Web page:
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Sacramento Exhibit Celebrates Contributions of Catholic Sisters and Nuns

| March 13, 2012
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Benedictine sisters anticipate the completion of St. Anthony's Hospital in Bemidji, Minnesota, 1900 (Women & Spirit exhibit)

They’ve run schools, orphanages and hospitals since the nation’s earliest days. They’ve participated in civil rights marches and dialogued with government leaders both at home and abroad. Yet, the story of America’s Roman Catholic nuns and sisters remains largely untold.

Now a first-of-its kind exhibit at the California Museum in Sacramento aims to change that. “Women and Spirit: Catholic Sisters in America” features photographs, historical documents and artwork, and — of course — a variety of habits and wimples. The exhibit is now on its final stop of a three-year national tour that originated in Cincinnati and included time at the Smithsonian and Ellis Island. Through historic artifacts and numerous multimedia displays, visitors get an inside glimpse into the world of women who have spent the past 300 years shaping America’s social and cultural landscape.

Sister Katherine Doyle, a Sacramento-based historian and archivist with the order Sisters of Mercy, guided me through the main exhibit, as well as a smaller set of displays devoted to the history of California sisters, which are different than nuns, as Doyle explained.

Though the terms are often used interchangeably, Doyle said they actually describe two different categories of religious women. “Nuns are religious women who are enclosed,” she said. “All the work that they do is within their monastery or convent. So they might have schools or social services, but they have people come to them.”

Sisters, like Doyle herself, always work “out in the midst,” she said. So much so that people initially referred to her community, the Sisters of Mercy, as “walking nuns.” Today, when you see Catholic religious women working places like social service offices and migrant camps and shelters, they are usually sisters, Doyle said.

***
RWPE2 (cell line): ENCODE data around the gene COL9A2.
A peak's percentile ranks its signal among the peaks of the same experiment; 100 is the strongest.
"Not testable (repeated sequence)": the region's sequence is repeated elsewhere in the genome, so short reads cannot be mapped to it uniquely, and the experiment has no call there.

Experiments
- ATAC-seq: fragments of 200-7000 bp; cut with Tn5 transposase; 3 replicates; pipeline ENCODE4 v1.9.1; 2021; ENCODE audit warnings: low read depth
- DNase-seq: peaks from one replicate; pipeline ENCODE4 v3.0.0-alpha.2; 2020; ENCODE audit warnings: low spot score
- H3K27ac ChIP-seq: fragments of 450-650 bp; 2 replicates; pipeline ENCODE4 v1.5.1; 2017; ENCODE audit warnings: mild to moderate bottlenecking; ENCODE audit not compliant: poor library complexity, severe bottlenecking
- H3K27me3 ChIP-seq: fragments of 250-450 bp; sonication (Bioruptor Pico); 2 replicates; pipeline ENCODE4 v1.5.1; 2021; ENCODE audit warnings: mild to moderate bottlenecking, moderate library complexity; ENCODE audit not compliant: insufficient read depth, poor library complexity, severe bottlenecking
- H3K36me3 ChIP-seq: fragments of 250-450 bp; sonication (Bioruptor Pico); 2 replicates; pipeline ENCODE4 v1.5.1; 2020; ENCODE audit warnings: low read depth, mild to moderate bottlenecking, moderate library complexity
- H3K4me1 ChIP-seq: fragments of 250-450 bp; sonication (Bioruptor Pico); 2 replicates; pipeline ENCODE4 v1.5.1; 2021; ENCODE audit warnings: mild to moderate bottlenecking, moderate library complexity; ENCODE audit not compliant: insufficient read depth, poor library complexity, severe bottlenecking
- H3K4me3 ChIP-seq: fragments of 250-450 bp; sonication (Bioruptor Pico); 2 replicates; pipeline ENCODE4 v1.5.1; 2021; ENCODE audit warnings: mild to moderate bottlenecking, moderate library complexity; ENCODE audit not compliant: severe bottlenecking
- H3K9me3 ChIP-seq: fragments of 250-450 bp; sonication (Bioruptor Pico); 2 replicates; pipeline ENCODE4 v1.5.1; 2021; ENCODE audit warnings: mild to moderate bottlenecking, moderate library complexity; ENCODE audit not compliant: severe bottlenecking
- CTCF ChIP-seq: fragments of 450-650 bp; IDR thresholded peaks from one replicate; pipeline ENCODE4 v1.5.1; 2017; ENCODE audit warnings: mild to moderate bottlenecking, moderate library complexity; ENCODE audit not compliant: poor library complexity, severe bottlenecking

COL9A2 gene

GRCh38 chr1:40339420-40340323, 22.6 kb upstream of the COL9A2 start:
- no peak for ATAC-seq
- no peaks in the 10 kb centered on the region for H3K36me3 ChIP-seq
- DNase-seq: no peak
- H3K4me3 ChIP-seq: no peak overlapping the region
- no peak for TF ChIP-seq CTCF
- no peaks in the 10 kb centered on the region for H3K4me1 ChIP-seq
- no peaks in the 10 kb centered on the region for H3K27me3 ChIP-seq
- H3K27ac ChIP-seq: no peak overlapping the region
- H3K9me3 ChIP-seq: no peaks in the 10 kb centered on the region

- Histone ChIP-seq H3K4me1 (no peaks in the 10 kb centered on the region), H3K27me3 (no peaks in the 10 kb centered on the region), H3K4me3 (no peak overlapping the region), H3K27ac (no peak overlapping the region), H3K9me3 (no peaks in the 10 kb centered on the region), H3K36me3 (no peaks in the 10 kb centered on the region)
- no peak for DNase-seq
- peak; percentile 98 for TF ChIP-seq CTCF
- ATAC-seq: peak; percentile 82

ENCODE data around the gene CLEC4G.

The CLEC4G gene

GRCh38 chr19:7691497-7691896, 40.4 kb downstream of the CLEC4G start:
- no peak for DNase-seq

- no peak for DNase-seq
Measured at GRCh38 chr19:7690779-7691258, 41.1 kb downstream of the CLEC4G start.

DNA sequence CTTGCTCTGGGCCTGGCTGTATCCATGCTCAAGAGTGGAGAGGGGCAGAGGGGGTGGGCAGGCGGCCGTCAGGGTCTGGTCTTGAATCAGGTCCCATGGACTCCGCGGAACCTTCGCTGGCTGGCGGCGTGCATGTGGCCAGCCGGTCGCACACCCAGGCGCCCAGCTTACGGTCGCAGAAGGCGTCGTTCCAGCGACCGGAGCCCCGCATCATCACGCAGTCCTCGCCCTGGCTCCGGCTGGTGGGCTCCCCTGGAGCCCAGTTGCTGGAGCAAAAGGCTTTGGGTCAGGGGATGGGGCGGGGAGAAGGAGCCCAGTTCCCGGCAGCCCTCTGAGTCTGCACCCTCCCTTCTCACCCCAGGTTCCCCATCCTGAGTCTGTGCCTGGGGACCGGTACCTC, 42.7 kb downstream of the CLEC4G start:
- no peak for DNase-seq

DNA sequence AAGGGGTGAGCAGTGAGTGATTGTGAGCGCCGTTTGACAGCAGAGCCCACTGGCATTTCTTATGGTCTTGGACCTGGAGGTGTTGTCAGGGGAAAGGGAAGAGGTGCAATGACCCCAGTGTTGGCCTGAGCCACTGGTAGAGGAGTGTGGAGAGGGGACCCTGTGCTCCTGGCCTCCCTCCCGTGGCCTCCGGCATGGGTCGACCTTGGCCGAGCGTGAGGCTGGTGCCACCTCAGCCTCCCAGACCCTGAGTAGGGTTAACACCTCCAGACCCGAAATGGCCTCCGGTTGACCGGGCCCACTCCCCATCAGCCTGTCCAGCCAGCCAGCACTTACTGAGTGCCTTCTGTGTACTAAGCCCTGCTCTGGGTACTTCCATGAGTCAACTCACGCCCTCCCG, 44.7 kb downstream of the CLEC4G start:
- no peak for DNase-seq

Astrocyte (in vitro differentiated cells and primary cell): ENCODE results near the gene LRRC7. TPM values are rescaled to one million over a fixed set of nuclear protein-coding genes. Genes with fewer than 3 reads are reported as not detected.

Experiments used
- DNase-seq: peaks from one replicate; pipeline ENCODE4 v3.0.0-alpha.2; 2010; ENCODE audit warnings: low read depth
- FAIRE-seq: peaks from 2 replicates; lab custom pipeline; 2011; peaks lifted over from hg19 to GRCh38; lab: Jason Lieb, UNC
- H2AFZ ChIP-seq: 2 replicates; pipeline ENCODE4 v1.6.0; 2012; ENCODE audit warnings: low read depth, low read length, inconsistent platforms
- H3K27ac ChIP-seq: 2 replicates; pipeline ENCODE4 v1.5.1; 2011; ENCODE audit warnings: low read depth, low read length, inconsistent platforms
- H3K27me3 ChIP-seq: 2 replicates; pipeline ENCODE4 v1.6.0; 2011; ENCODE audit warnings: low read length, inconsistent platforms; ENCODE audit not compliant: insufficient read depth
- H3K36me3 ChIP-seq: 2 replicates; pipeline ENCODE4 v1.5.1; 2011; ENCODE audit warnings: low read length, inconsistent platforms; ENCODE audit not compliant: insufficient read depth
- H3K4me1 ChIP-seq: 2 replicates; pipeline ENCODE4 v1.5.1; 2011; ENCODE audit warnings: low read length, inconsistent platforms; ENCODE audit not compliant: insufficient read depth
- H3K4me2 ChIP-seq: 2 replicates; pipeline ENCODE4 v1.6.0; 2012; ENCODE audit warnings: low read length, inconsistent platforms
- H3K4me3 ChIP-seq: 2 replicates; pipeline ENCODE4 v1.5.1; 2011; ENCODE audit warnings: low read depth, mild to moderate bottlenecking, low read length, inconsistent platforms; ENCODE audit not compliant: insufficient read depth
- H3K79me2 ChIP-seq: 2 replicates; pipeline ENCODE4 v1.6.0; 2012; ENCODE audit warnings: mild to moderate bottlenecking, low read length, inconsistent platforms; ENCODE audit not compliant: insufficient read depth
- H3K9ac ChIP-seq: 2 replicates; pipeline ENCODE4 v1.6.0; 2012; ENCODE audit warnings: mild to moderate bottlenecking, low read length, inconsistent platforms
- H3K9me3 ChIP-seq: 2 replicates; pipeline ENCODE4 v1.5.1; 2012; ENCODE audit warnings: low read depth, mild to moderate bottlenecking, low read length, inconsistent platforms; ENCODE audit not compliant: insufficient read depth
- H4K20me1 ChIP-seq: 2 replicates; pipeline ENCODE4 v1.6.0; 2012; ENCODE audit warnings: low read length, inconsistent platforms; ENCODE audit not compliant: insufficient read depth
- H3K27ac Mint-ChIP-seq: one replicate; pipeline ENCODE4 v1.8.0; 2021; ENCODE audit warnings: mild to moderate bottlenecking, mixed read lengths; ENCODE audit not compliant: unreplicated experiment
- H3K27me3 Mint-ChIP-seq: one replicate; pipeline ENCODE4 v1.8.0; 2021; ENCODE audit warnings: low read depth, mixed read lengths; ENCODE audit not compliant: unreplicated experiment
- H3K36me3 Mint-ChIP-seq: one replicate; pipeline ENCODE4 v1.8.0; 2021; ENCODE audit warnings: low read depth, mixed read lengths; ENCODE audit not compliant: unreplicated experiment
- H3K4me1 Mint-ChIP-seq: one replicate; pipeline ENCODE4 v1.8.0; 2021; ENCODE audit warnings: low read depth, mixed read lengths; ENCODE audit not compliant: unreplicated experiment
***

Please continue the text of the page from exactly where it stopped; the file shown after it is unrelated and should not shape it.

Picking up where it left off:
The history of Catholic religious women in the United States includes both traditions. But, for practical reasons, it was primarily sisters who immigrated.

“American bishops during the 1800’s were absolutely intent on getting sisters to the United States,” Doyle said, “because they knew the types of workers and pioneers that they needed were women who could go outside the convents to adapt to whatever the needs were.”

And the needs were many – especially in the areas of education and health care. Doyle showed me a display case on the life of Mother Mary Baptist Russell, the California founder of the Sisters of Mercy who came to San Francisco with seven other sisters in 1854.

“Health care was abysmal in San Francisco at the time,” Doyle said. Russell and the Sisters of Mercy not only took care of Gold Rush–era San Franciscans in their homes, they also took over the administration of the county hospital, which reopened as St. Mary’s in 1857 and was the first Catholic hospital on the West Coast.

Other exhibit highlights:

• More than 600 sisters from almost two dozen different religious communities nursed both Union and Confederate soldiers alike during the Civil War.

• In 2005, approximately one in six hospital patients in the U.S. were treated in a Catholic facility.

• Catholic sisters established the nation’s largest private school system

• More than 110 U.S. colleges and universities were founded by Catholic sisters.

The exhibition, which remains at the California Museum through June 3rd, has piqued the interest of local parochial schools, groups of sisters, and many non-Catholics as well, who museum officials say are intrigued and inspired by how much power and influence these religious women exerted throughout American history.

“One of our focuses is in telling stories that have not traditionally been told,” said Amanda Meeker, California Museum Deputy Director of Exhibits and Programs. “We’re thrilled about having it here and about how other people are excited about us having it here, too.”

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About the Author ()

Stephanie has been a radio news anchor and reporter at KQED since 2005.  She often marvels at the remarkable places her career has taken her -- from Maya Angelou's art-filled living room, to the dark basement copy room of the West Wing, to the windswept Iraqi desert.  Since early childhood, she has loved travel and exploration.  So far, she's been to 46 states and about 40 countries.  She lives in San Francisco with her husband, David. Reach Stephanie Martin Taylor at smartin@kqed.org.

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